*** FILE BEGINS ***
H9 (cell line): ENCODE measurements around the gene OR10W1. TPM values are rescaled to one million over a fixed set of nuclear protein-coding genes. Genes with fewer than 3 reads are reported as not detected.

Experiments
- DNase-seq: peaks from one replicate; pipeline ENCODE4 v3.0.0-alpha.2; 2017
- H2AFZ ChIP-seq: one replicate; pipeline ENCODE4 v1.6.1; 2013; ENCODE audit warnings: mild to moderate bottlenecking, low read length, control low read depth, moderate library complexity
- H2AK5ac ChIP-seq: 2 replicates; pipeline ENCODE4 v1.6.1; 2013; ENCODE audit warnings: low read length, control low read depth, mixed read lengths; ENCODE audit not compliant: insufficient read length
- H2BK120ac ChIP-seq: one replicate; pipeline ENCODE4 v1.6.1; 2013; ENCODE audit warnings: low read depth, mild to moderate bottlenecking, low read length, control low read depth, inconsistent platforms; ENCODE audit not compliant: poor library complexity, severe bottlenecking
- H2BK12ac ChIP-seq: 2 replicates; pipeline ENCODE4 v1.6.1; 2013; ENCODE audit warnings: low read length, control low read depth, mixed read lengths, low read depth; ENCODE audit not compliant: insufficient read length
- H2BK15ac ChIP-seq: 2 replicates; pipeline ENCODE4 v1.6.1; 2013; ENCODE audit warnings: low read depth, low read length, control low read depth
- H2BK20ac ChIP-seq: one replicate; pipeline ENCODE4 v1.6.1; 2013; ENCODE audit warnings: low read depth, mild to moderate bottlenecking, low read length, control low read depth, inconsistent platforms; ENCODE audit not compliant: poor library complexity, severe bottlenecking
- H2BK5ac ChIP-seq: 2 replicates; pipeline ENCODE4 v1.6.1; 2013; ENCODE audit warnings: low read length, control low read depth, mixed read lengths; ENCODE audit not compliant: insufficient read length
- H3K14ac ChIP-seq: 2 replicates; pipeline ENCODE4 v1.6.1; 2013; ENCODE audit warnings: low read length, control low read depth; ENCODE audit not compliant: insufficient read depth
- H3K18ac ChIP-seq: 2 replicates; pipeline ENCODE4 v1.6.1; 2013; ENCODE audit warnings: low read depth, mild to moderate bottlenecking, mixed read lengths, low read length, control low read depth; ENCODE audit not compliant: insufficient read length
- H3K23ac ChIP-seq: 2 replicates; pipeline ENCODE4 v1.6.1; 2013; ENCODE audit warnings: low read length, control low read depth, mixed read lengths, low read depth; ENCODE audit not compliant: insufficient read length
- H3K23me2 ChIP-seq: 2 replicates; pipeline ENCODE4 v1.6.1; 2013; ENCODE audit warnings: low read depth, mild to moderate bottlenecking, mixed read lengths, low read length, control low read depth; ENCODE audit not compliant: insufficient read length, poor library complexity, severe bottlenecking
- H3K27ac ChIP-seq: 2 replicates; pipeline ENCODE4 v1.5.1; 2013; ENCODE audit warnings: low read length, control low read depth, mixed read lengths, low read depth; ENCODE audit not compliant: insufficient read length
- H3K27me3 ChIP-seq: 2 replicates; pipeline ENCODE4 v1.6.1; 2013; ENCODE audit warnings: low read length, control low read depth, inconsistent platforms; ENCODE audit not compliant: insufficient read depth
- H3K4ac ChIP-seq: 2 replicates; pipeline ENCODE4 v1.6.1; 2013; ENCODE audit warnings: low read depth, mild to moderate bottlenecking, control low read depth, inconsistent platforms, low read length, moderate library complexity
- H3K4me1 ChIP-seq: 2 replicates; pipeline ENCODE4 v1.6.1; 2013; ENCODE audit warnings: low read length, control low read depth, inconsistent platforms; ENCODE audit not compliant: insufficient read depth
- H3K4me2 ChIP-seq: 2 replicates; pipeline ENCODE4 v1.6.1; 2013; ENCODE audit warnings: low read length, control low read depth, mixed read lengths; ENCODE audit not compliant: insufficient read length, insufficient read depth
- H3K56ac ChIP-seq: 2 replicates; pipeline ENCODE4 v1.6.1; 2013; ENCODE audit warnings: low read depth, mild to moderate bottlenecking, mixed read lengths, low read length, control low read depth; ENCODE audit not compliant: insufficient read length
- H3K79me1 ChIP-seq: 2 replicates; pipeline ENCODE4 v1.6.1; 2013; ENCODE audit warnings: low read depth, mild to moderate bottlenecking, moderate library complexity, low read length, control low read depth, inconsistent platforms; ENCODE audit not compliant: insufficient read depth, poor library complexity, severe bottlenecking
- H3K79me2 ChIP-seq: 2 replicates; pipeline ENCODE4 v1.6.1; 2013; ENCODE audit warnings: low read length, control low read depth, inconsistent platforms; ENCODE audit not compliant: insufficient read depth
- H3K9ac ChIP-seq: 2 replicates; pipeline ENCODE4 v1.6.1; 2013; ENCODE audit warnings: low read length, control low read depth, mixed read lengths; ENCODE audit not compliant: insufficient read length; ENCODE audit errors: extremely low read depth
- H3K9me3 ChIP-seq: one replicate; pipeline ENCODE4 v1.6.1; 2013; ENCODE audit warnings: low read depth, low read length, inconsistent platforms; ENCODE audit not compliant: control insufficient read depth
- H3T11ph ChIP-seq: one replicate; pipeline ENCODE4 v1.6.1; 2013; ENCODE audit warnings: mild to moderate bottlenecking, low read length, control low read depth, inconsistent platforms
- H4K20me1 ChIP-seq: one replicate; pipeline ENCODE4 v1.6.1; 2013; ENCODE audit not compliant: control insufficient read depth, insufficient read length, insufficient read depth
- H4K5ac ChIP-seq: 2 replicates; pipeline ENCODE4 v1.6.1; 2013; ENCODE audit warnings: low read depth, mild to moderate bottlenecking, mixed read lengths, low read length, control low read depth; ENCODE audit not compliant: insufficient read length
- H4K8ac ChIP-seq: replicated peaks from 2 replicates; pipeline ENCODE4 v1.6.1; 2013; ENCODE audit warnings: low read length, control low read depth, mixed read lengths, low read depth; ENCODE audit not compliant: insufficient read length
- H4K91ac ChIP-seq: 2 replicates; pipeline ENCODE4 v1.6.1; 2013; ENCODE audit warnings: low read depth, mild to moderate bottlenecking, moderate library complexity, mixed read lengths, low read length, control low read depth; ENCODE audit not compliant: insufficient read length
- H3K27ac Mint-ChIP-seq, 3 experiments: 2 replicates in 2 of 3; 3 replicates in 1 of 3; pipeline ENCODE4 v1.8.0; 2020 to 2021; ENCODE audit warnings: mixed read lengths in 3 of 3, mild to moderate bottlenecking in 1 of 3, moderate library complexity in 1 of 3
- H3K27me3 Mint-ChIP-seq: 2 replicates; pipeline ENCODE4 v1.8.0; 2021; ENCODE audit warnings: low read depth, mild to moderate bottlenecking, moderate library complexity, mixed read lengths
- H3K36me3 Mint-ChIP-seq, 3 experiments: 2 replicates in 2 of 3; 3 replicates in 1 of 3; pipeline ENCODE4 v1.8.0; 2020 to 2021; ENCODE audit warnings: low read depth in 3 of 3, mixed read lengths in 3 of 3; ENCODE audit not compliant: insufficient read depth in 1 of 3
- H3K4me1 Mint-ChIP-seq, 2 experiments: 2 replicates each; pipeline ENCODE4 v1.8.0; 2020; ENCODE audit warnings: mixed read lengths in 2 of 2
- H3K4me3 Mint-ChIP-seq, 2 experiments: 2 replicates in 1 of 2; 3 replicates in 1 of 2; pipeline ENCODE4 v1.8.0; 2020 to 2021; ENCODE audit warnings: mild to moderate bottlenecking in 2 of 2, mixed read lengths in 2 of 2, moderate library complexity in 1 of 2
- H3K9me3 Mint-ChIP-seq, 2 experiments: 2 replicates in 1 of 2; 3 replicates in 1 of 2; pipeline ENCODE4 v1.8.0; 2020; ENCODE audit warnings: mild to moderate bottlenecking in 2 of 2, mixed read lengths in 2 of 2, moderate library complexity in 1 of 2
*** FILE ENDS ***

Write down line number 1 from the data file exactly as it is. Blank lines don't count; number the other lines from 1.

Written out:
H9 (cell line): ENCODE measurements around the gene OR10W1. TPM values are rescaled to one million over a fixed set of nuclear protein-coding genes. Genes with fewer than 3 reads are reported as not detected.